The Reading Comprehension Gap: Media Confuse 'Breach' with 'Overtop'

March 2nd, 2006 7:23 AM
The Associated Press is running a piece of video on which they're claiming exclusivity, of some of the FEMA preparation meetings prior to the landfall of Hurrican Katrina. They've also got video of the President speaking to FEMA, and then, later, speaking to ABC in the aftermath. They've chosen to portray the President as oblivious to what happened in New Orleans.
President Bush (speaking to ABC news): I don't think anybody anticipated the breach of the levees.

Voiceover: A seemingly direct contradiction to what is said at the briefing.

Max Mayfield (director, National Hurricane Center): I don't think anyone can tell you with any confidence right now whether the levees will be topped.

Someone at the AP clearly needs to be taking some listening comprehension lessons. There's not only no "seemingly direct contradiction" between what the President said and what was said at the briefing, there's no contradiction whatsoever. Unless there was something said at the briefing that they didn't include in the report. The President said that no one anticipated the "breach" of the levees. The Director of the National Hurricane Center said that they couldn't say whether the levees would be "topped." Well, that's the difference between your bathtub overflowing, which makes a mess, and collapsing, which is a disaster. People feared that the storm might top the levees, which would cause some flooding in some parts of the city. To the best of my knowledge, there was no public speculation or warning that the levees would actually collapse.
Army Corps personnel, in charge of maintaining the levees in New Orleans, started to secure the locks, floodgates and other equipment so it could better weather the impact, said Greg Breerwood, deputy district engineer for project management at the Army Corps of Engineers.

"We knew if it was going to be a Category 5, some levees and some flood walls would be overtopped," he said. "We never did think they would actually be breached. I don't think anyone raised the question that the city would be flooded to the magnitude it was now."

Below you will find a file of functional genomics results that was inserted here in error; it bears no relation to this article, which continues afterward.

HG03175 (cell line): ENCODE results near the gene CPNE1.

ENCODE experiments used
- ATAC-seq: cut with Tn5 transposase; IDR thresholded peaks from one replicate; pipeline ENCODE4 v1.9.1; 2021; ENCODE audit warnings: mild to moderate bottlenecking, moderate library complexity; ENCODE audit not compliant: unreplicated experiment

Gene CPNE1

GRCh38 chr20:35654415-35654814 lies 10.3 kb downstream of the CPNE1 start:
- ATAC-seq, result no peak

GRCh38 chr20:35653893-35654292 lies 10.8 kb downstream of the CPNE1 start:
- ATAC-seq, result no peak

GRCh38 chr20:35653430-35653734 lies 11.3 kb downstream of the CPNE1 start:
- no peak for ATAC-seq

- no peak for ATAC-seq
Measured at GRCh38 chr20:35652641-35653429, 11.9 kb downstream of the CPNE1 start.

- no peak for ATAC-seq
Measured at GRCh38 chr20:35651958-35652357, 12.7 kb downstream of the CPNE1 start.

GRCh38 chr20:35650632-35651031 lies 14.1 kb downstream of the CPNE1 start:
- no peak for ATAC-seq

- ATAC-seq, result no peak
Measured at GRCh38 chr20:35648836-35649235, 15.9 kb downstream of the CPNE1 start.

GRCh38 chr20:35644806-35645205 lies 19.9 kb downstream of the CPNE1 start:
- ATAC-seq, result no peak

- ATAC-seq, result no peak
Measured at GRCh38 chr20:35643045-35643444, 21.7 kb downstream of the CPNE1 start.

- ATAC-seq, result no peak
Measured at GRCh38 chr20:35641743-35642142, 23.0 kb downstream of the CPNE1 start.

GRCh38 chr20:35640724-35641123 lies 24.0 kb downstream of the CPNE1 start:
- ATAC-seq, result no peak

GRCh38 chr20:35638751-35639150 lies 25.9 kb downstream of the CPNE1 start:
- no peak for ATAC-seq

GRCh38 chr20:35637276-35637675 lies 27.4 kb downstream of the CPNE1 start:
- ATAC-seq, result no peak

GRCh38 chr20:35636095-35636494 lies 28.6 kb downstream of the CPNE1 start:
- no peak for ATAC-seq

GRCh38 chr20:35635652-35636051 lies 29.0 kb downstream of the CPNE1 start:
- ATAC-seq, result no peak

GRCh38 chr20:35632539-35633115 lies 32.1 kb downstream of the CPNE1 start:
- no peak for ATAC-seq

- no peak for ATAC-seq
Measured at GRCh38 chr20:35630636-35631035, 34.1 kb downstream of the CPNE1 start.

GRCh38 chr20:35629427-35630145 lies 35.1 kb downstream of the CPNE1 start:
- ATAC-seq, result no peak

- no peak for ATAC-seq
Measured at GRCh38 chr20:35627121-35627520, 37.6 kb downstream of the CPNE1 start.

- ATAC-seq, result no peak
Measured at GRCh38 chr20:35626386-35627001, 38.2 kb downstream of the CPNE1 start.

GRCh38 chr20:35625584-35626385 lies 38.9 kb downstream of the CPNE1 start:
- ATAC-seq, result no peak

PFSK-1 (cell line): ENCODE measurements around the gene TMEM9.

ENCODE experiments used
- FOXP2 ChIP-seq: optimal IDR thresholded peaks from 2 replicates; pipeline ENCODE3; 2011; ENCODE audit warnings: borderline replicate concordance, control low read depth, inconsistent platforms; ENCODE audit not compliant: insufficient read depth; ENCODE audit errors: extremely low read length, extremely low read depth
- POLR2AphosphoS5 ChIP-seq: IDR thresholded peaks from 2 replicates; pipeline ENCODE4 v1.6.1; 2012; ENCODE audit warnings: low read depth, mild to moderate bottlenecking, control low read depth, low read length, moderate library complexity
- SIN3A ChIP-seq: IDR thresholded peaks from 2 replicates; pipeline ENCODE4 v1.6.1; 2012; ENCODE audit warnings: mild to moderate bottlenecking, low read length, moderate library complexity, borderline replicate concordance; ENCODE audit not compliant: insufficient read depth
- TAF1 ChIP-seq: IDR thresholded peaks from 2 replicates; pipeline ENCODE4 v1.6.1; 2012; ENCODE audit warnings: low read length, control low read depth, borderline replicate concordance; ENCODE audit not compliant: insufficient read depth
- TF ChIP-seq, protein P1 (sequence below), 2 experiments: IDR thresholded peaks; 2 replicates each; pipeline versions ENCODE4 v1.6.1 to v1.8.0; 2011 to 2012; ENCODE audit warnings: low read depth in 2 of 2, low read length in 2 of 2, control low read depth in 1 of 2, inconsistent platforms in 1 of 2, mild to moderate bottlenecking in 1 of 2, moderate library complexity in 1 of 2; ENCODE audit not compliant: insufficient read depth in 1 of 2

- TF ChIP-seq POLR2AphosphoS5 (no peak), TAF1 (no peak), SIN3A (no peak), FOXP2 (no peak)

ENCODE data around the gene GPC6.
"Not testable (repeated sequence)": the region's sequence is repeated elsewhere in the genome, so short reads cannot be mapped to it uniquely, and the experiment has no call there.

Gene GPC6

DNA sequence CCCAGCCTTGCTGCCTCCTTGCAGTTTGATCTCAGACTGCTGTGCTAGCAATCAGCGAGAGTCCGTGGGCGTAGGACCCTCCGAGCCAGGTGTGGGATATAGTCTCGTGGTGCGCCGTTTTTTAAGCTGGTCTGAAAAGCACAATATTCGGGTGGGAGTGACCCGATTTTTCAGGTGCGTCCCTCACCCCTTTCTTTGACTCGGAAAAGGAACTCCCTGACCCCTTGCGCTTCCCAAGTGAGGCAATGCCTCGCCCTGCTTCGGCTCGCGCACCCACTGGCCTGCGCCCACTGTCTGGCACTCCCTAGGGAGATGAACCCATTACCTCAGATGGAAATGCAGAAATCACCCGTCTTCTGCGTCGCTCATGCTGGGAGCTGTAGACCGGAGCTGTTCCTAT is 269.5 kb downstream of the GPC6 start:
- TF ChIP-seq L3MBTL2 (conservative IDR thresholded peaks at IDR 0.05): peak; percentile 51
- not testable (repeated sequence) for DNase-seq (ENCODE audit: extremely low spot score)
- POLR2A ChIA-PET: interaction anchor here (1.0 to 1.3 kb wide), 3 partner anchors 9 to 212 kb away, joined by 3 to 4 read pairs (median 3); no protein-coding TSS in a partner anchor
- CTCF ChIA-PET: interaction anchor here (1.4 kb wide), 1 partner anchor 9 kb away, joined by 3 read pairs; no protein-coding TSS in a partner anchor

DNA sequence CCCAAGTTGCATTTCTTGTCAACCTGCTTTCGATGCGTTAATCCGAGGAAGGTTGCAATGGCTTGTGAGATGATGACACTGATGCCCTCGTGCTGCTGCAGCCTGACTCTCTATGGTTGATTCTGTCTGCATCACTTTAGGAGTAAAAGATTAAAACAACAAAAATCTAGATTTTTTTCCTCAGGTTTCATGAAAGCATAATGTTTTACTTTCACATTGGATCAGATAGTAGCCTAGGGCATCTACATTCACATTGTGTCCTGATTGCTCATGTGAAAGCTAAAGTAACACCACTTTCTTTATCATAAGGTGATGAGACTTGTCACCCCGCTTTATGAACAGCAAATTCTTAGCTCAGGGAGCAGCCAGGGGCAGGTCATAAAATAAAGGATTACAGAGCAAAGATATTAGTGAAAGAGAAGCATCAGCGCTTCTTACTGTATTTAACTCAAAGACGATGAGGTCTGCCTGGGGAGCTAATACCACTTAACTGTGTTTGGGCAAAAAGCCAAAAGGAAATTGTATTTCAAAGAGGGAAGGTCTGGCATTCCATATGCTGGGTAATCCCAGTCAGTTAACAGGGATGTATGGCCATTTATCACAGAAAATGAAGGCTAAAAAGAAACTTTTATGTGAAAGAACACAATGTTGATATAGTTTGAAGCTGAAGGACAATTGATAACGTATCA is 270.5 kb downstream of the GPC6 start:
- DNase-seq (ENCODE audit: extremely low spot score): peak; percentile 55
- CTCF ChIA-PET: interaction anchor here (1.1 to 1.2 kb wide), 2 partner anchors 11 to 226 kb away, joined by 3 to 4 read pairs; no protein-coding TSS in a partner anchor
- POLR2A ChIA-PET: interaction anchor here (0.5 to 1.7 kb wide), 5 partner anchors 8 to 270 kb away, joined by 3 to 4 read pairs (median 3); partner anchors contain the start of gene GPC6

San Diego Union-Tribune, 9/2/05

UPDATE 8:17. Ed Morrisey and John Hinderacker both have much more on the AP's seeming inability to report this story correctly. Olbermann Watch catches MSNBC's self-styled star in a similar (but far more arrogant) fit of misplaced hauteur.

Update 12:10: One would think that people would have figured it out by now, but apparently not. There are at least two more media outlets making the same error today.

From this morning's Boston Globe:

Bush declared four days after the storm, "I don't think anybody anticipated the breach of the levees" that gushed deadly flood waters into New Orleans. But the transcripts and video show there was plenty of talk about that possibility -- and Bush was worried, too.

Again, the transcripts and video show that people were concerned about the levees being topped. That's not the same thing, not by a long shot.

And CBs' The Early Show is doing exactly the same thing.

CBS Reporter Bob Orr: Mayfield warns the levees may not hold.

(National Hurricane Center Director Max) Mayfield: I don't think anybody can tell you with any confidence right now whether the levees will be topped or not, but that's obviously a very, very big concern.